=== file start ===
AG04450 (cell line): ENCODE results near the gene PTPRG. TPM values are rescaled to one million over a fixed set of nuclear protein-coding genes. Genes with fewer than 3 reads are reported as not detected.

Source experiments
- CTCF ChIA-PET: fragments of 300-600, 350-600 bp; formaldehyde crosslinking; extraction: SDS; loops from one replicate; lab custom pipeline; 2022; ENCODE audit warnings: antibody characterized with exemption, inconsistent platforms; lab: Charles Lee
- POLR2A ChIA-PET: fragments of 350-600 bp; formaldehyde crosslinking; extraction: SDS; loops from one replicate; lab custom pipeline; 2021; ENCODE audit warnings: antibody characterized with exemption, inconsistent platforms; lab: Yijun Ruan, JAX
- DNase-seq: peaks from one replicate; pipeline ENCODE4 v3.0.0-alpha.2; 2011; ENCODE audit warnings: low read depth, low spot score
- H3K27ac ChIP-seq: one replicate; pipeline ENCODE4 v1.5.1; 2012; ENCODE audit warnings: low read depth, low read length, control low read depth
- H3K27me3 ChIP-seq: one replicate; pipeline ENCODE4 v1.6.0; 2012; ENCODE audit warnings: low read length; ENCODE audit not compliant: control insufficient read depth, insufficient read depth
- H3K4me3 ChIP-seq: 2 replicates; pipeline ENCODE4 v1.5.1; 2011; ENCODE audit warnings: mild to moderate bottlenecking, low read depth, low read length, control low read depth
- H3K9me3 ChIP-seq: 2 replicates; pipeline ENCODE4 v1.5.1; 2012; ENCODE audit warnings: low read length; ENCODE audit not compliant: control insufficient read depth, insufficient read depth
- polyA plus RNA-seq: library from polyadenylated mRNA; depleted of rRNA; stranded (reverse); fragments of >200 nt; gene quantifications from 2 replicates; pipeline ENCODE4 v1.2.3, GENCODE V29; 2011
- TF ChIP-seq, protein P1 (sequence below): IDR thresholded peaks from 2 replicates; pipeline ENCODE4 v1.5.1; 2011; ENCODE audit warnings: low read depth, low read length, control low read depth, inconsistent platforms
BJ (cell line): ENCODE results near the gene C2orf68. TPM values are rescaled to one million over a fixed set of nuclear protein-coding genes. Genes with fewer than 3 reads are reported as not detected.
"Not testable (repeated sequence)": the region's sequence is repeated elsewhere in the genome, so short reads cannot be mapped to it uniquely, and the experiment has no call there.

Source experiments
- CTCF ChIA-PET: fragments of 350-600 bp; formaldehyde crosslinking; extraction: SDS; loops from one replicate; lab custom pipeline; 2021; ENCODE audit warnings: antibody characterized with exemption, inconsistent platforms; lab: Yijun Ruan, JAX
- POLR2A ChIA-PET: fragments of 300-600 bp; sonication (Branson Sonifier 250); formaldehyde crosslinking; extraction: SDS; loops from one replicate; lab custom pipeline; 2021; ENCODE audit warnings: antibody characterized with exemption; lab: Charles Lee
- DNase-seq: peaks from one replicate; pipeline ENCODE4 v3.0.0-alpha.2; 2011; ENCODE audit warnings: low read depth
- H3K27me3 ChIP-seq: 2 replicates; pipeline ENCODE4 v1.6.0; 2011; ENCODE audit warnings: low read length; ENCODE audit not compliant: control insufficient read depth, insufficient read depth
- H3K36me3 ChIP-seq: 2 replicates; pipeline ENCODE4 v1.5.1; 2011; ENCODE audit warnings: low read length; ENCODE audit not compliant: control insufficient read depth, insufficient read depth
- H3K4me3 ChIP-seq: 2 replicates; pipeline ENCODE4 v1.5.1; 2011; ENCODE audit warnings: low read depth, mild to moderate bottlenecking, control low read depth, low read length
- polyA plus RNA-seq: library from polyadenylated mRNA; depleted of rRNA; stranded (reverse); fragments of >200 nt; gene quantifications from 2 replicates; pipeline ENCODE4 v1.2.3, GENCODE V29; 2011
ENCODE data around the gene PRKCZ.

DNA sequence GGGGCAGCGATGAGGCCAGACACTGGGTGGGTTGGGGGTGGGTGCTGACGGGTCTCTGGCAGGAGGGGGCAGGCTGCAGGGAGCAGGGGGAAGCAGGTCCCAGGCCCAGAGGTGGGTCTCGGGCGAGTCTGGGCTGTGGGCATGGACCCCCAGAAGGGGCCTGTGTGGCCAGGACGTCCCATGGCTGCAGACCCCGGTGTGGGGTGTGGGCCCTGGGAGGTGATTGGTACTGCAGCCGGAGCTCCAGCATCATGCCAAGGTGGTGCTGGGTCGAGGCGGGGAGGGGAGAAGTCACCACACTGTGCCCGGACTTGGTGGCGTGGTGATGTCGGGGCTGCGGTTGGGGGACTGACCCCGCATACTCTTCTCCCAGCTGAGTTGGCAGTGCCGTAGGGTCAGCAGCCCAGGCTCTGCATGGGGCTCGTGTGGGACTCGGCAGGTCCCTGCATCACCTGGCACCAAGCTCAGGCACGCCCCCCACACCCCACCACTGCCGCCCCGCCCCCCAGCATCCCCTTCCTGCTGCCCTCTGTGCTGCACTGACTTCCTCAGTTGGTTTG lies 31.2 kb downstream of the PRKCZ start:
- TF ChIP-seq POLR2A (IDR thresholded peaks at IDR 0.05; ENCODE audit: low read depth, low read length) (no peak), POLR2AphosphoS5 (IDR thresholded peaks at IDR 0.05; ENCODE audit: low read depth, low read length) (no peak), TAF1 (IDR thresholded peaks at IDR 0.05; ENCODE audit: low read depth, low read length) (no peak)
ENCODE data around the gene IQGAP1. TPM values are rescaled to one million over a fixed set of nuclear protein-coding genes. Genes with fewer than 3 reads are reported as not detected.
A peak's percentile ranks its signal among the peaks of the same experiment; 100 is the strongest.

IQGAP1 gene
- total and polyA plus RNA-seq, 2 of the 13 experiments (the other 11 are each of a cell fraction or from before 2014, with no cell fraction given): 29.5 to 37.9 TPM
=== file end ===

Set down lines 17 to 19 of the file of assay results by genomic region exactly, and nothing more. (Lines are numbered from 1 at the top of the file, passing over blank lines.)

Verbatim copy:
- DNase-seq: peaks from one replicate; pipeline ENCODE4 v3.0.0-alpha.2; 2011; ENCODE audit warnings: low read depth
- H3K27me3 ChIP-seq: 2 replicates; pipeline ENCODE4 v1.6.0; 2011; ENCODE audit warnings: low read length; ENCODE audit not compliant: control insufficient read depth, insufficient read depth
- H3K36me3 ChIP-seq: 2 replicates; pipeline ENCODE4 v1.5.1; 2011; ENCODE audit warnings: low read length; ENCODE audit not compliant: control insufficient read depth, insufficient read depth